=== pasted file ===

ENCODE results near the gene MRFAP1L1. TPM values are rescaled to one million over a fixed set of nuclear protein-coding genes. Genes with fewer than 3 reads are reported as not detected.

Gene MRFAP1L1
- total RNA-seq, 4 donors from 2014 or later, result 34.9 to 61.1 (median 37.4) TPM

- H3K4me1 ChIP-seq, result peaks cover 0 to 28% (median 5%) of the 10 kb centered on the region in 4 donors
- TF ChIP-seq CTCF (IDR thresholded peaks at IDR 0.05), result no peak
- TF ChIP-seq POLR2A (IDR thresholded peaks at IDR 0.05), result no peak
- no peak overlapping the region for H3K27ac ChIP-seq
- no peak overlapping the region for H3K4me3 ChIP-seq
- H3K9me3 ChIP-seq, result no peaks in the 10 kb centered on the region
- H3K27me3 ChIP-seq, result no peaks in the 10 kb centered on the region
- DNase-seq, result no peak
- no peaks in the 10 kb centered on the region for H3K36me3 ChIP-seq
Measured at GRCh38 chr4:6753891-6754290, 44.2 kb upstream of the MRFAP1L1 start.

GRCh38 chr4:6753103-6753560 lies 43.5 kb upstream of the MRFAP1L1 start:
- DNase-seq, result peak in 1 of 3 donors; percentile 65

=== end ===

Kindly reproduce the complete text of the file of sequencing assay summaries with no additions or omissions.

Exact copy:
ENCODE results near the gene MRFAP1L1. TPM values are rescaled to one million over a fixed set of nuclear protein-coding genes. Genes with fewer than 3 reads are reported as not detected.

Gene MRFAP1L1
- total RNA-seq, 4 donors from 2014 or later, result 34.9 to 61.1 (median 37.4) TPM

- H3K4me1 ChIP-seq, result peaks cover 0 to 28% (median 5%) of the 10 kb centered on the region in 4 donors
- TF ChIP-seq CTCF (IDR thresholded peaks at IDR 0.05), result no peak
- TF ChIP-seq POLR2A (IDR thresholded peaks at IDR 0.05), result no peak
- no peak overlapping the region for H3K27ac ChIP-seq
- no peak overlapping the region for H3K4me3 ChIP-seq
- H3K9me3 ChIP-seq, result no peaks in the 10 kb centered on the region
- H3K27me3 ChIP-seq, result no peaks in the 10 kb centered on the region
- DNase-seq, result no peak
- no peaks in the 10 kb centered on the region for H3K36me3 ChIP-seq
Measured at GRCh38 chr4:6753891-6754290, 44.2 kb upstream of the MRFAP1L1 start.

GRCh38 chr4:6753103-6753560 lies 43.5 kb upstream of the MRFAP1L1 start:
- DNase-seq, result peak in 1 of 3 donors; percentile 65